Employers can request evidence that the employee took the leave for the right reasons with the following documents:

  • A medical certificate.
  • A statutory declaration.

Maternity leave

Employees are entitled to unpaid 52 weeks of unbroken leave and can request an additional 12 months off, which can only be refused by employers on reasonable business grounds. To be eligible for the maternity leave, the employee must have 12 months of continuous service as of the expected date of birth or the adoption. Pregnant employees can start the leave up to 6 weeks before the expected date of delivery.

Of that leave, the primary carer of a newborn or adopted child is entitled to 90 days payment at the national minimum wage. This used to have to be taken in one single period, but in July 2020, the government introduced a more flexible setup:

  • In the first year, parents should take 12 weeks continuous paid parental leave.
  • Within 24 months, parents can take the rest (30 days) either immediately after the 60 days or in later shorter blocks.

Employees are entitled to the same job they had before going on the leave. If an employee's job no longer exists or has significantly changed, they must be offered suitable alternative employment. If the employee's job no longer exists, they may be entitled to redundancy. 

If an employee has a pregnancy-related illness or her pregnancy ends after 12 weeks because of miscarriage or stillbirth, she may be entitled to special maternity leave.

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Paternity leave

If the father is the primary carer of the child, he is entitled to the same parental leave rights described above. Otherwise, the father or partner (including same-sex) is entitled to 2 weeks' paid leave at the federal minimum wage by the government if they have been continuously employed for at least 12 months.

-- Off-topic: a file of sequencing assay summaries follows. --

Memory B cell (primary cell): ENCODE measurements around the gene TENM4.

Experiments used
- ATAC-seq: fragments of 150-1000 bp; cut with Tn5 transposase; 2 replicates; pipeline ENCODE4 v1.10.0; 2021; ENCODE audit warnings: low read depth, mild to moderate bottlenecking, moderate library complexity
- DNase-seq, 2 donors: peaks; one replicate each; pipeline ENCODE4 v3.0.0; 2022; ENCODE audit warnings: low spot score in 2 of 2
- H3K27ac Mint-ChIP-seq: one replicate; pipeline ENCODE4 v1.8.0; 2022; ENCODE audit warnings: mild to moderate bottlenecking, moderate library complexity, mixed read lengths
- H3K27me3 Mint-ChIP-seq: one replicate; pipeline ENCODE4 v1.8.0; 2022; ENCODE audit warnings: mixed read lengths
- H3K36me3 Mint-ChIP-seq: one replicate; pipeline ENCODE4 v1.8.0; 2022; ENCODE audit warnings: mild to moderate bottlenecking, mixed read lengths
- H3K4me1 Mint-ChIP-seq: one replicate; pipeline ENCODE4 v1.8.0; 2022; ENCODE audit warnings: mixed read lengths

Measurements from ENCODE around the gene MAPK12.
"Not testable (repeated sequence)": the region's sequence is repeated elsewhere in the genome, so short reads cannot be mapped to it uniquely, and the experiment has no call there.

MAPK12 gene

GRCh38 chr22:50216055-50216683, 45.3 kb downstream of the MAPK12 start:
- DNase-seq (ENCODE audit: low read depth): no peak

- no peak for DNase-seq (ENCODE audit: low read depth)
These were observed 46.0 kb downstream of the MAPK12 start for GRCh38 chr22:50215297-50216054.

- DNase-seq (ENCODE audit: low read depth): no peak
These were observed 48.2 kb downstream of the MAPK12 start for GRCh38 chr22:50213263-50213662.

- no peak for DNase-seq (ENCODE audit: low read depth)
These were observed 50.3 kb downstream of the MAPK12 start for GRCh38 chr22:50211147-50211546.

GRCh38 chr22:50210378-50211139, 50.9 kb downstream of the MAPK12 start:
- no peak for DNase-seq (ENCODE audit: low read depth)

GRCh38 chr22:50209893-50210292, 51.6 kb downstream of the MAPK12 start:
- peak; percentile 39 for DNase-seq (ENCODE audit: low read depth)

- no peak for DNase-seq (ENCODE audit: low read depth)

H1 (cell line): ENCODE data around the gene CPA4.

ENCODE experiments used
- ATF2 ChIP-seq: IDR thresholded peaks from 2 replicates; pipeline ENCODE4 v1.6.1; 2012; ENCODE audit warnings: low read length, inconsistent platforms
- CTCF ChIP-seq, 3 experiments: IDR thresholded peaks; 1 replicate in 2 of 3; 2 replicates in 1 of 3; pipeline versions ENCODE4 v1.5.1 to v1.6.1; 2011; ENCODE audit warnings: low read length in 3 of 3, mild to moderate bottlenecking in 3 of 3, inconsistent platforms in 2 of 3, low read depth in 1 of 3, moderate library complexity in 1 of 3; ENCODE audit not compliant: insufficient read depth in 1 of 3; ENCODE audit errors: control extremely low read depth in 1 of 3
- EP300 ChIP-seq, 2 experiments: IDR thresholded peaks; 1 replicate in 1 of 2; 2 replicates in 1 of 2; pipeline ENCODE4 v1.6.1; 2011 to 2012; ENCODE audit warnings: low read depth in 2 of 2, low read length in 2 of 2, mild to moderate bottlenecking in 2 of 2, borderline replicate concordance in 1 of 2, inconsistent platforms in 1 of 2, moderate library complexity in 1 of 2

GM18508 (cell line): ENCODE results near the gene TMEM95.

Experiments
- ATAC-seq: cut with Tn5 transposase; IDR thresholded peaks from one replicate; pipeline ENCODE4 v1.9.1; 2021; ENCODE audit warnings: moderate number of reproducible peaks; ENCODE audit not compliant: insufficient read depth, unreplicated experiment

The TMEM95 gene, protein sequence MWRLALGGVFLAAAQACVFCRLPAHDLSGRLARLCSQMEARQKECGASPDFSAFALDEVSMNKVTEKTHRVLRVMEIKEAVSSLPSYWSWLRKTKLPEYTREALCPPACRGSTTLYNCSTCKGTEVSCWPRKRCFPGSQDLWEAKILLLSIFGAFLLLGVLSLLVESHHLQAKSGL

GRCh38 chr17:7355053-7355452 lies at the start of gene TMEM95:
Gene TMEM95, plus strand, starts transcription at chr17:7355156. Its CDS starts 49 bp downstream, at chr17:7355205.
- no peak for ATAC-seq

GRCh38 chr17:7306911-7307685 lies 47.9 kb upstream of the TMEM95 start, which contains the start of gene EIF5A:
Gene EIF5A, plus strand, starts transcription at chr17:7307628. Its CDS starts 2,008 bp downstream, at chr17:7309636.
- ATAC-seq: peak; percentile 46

Adoption leave

Employees who adopt a child under the age of 16 are entitled to the same parental leave. They are also entitled to two days of unpaid pre-adoption leave to attend interviews or examinations required for the adoption.

Compassionate leave

Employees are entitled two days paid leave for a compassion leave in the case a family member sustains a severe personal injury or develops a severe illness that poses a threat to life or where death occurs.

Carer's leave

In Australia, carer's leave is combined with the ten days of leave entitlement employees receive.

Work-related injury

Employees with work-related injuries may be eligible for payments under their employer's workers' compensation schemes. All employers must have workers' compensation insurance for their Australian employees.

Long service leave

Unique to Australia, employees who have spent between 5-10 years with the same company are entitled to paid leave that varies from 2 to 3 months, depending on the state or territory as follows:

  • Australian Capital Territory - 6.066 weeks on full pay after each period of 7 years' continuous service.